| Saturday, February 28, 2009 - 05:47 am |
Hello, I was wondering, Is there a way to see what all my corps need and a way to contract the materials to them that i might be needing( like i need services and i have a service corps)? I know you can contract them and order what you want but is there a way to see what all the corps need and order the monthly usage at the same time?
| Saturday, February 28, 2009 - 11:19 am |
So, you want to set up a standing contract that runs indefinately from one corporation in your country to another. Such a thing is called trading on the local market and is encouraged in game in the form of business score.
To set up a standing contract like this, go to a corporation page, to the product offered section (or supplies sections), click the link to review corporation contracts. The page will be boring atm, no contacts anywhere. Click on the link propose new contract to corporations or countries. Type in the name of your own country. The next page has drop down menus to select the corporation you want to sell to and you enter the smount you want to contract. Once youve set up a contract, you have to go to the review contracts page of the buying corporation to accept the order (or you can do this from one of the links at the top of the list corporations page).
This process will take a bit of micromanagement but is recommended.
I have a further question on this topic. When i set contracts like the above, they sometimes go down. I suspect it is because the prodcution of a coroporation changes and the ordering is cut by a similar amount. Is this true? is there a way of preventing it?
| Saturday, February 28, 2009 - 11:57 am |
I am trying this with a FMU corp mostly, but others also, and it seems there should be a "look local first" button or something. I've only got 40 or so corps so far, each with 10 to 20 supply items, so that is a lot of mucking about. Initially I was having trouble with the "contract not met" message, even though the FMU company was at full production and the "reserve stock for contracts" box was ticked, but not now. I didn't do anything. It just worked after a while. There is another page I kept getting by accident that does a one off trade that works a little differently.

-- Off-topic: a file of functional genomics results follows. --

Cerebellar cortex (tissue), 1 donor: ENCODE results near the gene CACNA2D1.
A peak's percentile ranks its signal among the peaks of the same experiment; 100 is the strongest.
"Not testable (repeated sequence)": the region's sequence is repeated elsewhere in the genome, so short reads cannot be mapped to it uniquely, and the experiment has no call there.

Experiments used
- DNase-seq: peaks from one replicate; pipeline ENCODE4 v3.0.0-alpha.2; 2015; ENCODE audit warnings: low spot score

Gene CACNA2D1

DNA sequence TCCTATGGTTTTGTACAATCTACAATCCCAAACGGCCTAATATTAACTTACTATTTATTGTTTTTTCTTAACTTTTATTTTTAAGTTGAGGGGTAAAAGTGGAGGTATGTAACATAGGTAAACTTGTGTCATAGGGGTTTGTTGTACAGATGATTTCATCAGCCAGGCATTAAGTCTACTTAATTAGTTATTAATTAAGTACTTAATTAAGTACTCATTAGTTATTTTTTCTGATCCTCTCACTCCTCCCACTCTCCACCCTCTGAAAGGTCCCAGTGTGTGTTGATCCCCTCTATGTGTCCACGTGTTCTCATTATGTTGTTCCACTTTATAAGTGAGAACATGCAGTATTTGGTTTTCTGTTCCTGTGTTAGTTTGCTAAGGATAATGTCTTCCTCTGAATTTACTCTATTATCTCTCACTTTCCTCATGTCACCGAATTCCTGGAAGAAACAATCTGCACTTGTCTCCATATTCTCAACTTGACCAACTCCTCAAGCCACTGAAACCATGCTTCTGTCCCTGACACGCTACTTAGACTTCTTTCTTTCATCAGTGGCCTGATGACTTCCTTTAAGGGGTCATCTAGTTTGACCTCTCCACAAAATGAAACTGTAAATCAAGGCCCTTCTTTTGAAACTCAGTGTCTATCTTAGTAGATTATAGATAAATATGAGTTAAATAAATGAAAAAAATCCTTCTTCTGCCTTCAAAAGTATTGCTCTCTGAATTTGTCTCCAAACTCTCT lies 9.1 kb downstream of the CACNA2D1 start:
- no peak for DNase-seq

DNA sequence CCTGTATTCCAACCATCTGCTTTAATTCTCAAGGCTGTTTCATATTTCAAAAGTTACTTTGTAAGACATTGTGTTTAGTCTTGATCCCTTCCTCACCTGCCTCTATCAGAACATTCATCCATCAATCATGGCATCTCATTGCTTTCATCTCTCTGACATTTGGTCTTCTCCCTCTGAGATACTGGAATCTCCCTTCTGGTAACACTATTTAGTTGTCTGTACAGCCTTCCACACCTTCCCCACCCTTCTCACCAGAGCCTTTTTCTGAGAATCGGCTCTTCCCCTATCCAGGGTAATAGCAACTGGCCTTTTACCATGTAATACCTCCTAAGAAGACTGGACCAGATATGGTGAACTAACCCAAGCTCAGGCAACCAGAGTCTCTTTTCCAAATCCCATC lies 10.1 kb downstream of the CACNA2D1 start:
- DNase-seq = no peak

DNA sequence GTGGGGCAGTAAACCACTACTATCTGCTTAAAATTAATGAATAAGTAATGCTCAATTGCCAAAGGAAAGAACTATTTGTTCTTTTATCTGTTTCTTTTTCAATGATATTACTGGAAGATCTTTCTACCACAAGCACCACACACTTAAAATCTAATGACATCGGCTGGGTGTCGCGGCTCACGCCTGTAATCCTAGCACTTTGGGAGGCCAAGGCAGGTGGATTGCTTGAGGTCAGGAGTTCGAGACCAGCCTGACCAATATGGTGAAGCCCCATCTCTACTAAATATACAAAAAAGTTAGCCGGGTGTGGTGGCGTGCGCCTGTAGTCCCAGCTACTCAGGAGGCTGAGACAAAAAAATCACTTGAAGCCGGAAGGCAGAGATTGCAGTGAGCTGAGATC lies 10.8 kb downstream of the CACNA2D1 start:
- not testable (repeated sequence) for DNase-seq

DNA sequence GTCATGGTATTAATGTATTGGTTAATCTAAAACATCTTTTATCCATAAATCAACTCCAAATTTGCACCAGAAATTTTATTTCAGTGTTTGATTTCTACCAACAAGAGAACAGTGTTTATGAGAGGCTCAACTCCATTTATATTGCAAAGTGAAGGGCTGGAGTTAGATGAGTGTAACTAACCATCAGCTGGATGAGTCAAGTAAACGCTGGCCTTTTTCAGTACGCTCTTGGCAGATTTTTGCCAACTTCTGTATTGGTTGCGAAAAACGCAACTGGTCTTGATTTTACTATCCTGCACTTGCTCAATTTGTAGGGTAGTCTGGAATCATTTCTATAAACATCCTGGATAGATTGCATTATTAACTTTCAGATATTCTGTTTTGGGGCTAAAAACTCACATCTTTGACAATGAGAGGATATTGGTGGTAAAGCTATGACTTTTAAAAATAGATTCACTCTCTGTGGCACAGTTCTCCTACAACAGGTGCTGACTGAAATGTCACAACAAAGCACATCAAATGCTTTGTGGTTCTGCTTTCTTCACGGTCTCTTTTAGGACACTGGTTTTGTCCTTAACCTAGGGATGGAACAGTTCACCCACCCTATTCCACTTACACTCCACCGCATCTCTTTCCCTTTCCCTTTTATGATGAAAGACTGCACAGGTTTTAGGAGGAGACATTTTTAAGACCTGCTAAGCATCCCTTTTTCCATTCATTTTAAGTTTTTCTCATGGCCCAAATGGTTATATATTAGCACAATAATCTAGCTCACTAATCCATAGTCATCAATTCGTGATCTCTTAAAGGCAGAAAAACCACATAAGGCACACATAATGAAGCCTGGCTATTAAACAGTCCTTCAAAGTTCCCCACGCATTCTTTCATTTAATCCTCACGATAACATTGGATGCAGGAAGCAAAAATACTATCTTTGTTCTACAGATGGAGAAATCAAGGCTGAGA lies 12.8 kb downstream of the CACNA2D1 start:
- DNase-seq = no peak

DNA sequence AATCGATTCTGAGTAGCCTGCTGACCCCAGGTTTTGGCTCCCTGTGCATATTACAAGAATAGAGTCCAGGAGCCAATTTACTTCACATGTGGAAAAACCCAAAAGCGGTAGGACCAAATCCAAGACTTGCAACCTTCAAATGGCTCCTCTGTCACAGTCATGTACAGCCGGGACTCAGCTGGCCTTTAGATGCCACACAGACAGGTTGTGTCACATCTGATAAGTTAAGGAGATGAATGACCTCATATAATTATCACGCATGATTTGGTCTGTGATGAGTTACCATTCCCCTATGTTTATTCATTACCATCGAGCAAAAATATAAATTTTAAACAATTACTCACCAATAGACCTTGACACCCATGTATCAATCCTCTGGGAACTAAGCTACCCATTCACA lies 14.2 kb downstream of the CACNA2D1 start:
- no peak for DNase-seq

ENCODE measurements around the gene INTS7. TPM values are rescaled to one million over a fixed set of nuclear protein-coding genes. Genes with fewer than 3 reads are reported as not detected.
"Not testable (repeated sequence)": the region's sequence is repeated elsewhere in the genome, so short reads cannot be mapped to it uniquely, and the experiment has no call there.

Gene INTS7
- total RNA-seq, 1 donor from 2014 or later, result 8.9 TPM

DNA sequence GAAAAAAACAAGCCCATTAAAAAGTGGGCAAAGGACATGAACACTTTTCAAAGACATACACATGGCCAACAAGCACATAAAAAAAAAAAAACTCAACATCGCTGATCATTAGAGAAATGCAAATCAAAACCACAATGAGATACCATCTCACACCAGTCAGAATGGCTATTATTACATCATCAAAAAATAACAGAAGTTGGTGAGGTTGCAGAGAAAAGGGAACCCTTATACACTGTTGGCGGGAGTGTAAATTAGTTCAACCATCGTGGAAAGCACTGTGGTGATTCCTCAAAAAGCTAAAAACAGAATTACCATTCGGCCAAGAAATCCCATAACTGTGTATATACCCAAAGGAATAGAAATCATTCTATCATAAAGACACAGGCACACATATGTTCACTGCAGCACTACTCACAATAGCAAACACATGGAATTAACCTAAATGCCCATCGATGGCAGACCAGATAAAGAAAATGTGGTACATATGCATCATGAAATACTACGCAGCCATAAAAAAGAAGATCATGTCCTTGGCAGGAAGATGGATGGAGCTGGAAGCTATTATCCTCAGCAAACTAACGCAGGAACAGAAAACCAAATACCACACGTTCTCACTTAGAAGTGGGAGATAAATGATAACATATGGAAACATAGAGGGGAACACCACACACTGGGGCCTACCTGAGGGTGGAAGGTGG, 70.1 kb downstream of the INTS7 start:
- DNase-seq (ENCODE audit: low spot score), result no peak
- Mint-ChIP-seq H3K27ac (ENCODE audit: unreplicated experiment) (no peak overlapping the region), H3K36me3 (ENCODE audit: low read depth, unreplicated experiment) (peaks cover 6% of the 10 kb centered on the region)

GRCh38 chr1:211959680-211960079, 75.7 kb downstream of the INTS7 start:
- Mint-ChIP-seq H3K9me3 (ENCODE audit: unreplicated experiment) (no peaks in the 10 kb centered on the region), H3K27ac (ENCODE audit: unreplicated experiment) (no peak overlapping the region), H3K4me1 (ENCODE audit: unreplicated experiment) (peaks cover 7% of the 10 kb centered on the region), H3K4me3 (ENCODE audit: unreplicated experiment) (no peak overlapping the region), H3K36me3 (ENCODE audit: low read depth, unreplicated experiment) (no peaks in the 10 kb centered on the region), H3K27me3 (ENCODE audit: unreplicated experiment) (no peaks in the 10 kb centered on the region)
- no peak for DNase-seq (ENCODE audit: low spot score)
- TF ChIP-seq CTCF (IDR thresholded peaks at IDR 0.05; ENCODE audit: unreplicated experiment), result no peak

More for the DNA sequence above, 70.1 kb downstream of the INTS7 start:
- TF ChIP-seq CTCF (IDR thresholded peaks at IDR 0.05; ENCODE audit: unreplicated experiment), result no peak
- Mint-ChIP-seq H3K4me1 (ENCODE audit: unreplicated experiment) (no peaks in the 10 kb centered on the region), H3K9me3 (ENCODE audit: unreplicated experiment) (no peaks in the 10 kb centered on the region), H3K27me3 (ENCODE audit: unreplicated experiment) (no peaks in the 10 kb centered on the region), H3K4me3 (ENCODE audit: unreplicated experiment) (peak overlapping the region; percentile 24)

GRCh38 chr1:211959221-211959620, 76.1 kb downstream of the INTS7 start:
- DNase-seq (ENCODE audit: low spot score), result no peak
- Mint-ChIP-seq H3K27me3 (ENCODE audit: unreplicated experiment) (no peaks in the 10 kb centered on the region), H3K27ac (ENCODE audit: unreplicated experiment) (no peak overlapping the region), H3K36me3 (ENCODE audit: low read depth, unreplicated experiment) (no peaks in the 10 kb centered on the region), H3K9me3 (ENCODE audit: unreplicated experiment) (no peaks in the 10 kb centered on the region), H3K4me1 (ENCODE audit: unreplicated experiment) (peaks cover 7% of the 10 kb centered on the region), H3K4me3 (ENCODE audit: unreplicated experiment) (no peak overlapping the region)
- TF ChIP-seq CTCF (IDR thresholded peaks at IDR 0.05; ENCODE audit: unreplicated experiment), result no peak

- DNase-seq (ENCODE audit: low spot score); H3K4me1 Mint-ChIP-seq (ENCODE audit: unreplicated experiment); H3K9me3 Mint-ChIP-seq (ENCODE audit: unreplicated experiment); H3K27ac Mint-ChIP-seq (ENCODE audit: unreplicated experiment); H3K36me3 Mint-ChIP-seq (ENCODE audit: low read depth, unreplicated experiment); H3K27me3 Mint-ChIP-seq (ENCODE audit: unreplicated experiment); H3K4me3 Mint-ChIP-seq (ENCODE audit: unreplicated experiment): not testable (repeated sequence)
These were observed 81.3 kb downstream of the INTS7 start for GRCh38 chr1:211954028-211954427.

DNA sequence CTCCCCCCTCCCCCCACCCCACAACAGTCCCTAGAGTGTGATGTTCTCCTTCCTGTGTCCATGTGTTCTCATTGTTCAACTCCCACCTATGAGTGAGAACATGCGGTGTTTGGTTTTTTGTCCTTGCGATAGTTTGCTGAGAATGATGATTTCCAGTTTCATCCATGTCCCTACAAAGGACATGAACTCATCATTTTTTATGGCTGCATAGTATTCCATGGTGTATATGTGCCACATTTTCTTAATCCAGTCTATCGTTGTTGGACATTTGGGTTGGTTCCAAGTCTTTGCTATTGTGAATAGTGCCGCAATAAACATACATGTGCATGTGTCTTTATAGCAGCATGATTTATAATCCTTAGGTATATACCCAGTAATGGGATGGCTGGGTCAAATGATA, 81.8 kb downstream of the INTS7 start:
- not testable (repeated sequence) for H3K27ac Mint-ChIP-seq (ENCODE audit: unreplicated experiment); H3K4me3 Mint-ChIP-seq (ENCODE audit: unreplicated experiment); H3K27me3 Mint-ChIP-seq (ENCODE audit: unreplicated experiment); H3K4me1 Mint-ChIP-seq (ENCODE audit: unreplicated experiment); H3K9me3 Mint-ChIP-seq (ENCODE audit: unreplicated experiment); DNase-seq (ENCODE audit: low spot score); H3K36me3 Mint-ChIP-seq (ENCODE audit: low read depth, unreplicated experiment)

Having said all of this, according to some posts I've read, and some chat, all this is a bad idea because the (hopefully) high quality of product from your own corps mean you pay too much for supplies.
| Saturday, February 28, 2009 - 05:46 pm |
was wondering, is there a page you can review that will let you see the total amount of each product that all your companies need, so you can contract the exact monthly usage for each supply product? such as almost all corps need factory Maintenance Units is there a screen i can go to to see the monthly total amount needed, or do i have to check the supplies of each corps one at a time?
| Saturday, February 28, 2009 - 11:01 pm |
"total amount of each product that all your companies need"
check the corp page towards the bottom
or under trade click local corpporations
then Country Trading with your own corporations
OR PLAY WITH
Time Based Strategy(s)
When ordering products, start the bid at the following pct of the market price: %
For each month that the products are not delivered, increase the offered price by: %
AND SEE WHAT HAPPENS
mebe them kontractes aint wurth yer time
| Monday, March 2, 2009 - 04:50 am |
Your corporations will make money if you sell high quality and buy lower quality. If you buy high quality and sell low quality most corporations will bankrupt fast.
Setting up contracts with your own corporations will force you to make at least one of the mistakes. Either buying higher quality or selling lower quality.
If you keep everything at quality 100 your corporations wouldn't go bankrupt but your country will. Strategic corporations are an exception. But they still lose a lot of money. People build them for strategic reasons.
| Monday, March 2, 2009 - 06:48 am |
If you keep everything at quality 100 your corporations wouldn't go bankrupt but your country will.
why countries will go bankrupt?